The Return to the Office: How it Affects Your Pet

With the UK government cancelling many of the remaining pandemic precautions in July, lots of people are looking at a return to office working, possibly for the first time since March 2020!

This change might have one big unexpected effect: it stresses out our pets! Since the first lockdown came in, pet ownership in the UK has boomed! Already a nation of animal lovers, surveys estimate around 2.1 million new people buying or adopting pets over the last 15 months. These new pets are all used to having their adoring owners on hand 24 hours a day: what happens when they have to be left at home for hours at a time due to the demands of office work?

Separation Anxiety

When a pet is unable to comfort and settle themselves when they are left alone, this is known as separation anxiety. Lots of different things can spark this anxiety, from the loneliness itself to the change to the routines like feeding and walking times they’ve become used to.

Separation anxieties can manifest in lots of different ways – some pets will lose their appetite and lose weight, others might indulge in destructive behaviour like chewing rugs and cables and clawing sofas, others might become uncharacteristically aggressive or loud. It’s not uncommon for some pets in this position to urinate or defecate indoors – either because schedule changes throw off their usual toilet routines, or because their feeling of insecurity leads to them trying to mark out territory inside the house.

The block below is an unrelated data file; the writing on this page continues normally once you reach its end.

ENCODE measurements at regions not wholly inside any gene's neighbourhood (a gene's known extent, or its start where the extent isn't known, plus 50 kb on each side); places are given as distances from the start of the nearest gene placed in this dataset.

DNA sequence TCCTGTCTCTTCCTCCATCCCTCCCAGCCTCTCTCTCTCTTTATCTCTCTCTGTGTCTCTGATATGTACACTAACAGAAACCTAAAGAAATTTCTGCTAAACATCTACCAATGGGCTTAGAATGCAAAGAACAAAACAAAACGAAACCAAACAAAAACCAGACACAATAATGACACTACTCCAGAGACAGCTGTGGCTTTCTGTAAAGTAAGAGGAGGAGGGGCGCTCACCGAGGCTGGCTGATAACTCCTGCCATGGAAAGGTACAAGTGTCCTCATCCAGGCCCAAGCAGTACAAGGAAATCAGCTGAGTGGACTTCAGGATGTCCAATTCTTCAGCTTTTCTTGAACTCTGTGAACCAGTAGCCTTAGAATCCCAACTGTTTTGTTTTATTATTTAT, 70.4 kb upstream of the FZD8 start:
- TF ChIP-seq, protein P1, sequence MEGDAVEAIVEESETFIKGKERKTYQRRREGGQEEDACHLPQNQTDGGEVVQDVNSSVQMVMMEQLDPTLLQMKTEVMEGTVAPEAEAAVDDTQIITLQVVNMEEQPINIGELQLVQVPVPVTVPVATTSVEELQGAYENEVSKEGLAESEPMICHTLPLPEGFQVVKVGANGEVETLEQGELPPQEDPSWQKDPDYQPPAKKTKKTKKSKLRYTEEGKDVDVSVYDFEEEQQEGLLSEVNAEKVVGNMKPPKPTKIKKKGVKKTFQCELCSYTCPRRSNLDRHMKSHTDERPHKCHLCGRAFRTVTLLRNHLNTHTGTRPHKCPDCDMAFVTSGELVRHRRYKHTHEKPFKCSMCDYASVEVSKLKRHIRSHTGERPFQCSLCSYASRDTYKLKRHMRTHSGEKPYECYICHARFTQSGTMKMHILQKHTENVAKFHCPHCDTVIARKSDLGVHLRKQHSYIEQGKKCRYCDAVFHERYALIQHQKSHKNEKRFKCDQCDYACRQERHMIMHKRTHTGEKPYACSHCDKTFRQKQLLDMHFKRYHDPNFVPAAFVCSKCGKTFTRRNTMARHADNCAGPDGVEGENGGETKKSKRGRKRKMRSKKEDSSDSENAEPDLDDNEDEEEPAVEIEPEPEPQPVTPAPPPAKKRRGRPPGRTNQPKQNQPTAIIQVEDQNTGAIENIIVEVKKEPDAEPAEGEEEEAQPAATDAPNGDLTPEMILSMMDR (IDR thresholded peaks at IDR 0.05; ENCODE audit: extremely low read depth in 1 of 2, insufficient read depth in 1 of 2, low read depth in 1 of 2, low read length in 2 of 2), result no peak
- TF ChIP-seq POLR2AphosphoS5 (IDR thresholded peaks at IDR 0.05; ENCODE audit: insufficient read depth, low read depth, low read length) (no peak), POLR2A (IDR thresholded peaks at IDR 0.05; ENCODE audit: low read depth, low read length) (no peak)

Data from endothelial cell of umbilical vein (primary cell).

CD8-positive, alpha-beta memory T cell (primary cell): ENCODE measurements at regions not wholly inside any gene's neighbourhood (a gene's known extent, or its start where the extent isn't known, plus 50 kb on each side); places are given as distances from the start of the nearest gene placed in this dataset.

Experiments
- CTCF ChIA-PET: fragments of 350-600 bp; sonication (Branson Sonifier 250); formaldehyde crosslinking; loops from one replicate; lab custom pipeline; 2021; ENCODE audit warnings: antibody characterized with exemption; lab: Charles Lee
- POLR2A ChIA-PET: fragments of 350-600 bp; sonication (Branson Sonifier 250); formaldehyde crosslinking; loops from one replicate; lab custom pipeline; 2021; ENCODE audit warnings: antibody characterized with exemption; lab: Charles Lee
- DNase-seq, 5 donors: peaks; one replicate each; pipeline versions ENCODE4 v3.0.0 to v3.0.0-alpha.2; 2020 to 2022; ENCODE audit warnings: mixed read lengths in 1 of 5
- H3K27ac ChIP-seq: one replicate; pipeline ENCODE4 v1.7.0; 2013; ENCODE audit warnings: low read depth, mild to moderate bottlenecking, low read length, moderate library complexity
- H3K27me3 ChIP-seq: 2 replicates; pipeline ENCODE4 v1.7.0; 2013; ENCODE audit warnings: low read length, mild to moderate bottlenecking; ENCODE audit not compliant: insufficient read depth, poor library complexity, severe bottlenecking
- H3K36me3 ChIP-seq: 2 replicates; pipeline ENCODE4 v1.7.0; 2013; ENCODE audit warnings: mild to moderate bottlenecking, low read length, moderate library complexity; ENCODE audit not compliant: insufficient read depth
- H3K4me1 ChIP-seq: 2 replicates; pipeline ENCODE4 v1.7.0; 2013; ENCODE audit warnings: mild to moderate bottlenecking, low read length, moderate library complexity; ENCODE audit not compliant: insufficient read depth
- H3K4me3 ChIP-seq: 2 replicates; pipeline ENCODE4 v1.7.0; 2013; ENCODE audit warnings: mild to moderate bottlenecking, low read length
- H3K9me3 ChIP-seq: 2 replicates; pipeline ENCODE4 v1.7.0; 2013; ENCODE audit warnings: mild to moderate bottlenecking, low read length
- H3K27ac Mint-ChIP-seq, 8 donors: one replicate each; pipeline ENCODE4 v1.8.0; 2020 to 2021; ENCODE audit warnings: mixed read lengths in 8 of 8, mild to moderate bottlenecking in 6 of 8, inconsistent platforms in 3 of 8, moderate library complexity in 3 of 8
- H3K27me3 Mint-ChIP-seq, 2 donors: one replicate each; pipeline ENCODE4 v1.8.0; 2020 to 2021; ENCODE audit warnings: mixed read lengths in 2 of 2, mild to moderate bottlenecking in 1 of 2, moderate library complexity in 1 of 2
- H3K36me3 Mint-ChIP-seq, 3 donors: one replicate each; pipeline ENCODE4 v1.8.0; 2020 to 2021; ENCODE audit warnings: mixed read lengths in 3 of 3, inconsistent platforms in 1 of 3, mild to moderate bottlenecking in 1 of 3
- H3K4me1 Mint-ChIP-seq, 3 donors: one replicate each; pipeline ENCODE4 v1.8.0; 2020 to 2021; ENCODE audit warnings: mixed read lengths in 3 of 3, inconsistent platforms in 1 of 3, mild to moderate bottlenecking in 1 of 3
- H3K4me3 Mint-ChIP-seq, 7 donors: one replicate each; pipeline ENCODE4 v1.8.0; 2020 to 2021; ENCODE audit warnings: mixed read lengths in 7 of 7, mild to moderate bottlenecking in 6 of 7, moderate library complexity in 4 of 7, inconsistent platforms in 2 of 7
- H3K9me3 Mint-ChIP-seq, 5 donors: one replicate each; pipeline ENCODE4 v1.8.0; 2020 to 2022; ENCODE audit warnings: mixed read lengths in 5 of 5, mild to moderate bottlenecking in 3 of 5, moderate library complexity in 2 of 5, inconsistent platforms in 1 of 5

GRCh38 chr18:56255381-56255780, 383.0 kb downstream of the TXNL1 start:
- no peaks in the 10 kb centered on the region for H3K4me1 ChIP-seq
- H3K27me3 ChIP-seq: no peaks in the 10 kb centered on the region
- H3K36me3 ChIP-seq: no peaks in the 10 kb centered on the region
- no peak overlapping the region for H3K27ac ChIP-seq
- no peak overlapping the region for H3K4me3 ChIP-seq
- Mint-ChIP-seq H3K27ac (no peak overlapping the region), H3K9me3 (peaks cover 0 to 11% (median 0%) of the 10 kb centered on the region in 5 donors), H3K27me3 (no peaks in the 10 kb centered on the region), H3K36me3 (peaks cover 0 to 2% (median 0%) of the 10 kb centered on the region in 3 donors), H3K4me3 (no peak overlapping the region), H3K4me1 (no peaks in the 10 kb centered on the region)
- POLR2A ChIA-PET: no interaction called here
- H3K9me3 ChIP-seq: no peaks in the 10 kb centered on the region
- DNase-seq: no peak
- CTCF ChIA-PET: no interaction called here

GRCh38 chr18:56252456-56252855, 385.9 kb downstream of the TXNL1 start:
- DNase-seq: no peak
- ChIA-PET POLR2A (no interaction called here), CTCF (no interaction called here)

Many of these symptoms can also be indicators of serious health conditions, so if you’re worried you should seek the advice of a vet. Whether you need an appointment for a bricks and mortar surgery or talk with an online vet UK towns and cities offer several options for you.

What Can You Do About It?

The key to handling separation anxiety is to approach the big change slowly. If your schedule for feeding, walking or letting your pet outside is going to change dramatically, start early and make that change by smaller increments. Move their breakfast time by ten minutes a day over the course of a week, rather than by an hour all at once when it’s forced on you.

This helps your pet adjust, and the fact that your present as their schedule changes will help to reassure them and adapt to the change more easily.

Dogs in particular can be trained to be more secure when left alone. Starting with the ‘stay’ command, and progressing to leaving them alone in a room for short and then longer periods, and then escalating to leaving them alone in the house. You can help your dog form positive associations with being left alone using toys and tasty treats that are reserved for the occasion!

Be aware that pets have a firm threshold of how long they can be left alone with feeling distress, and if yours finds that threshold is shorter than you need to be out at work, you’ll need to make some decisions about what you can do to help them, as it simply isn’t fair to let them suffer.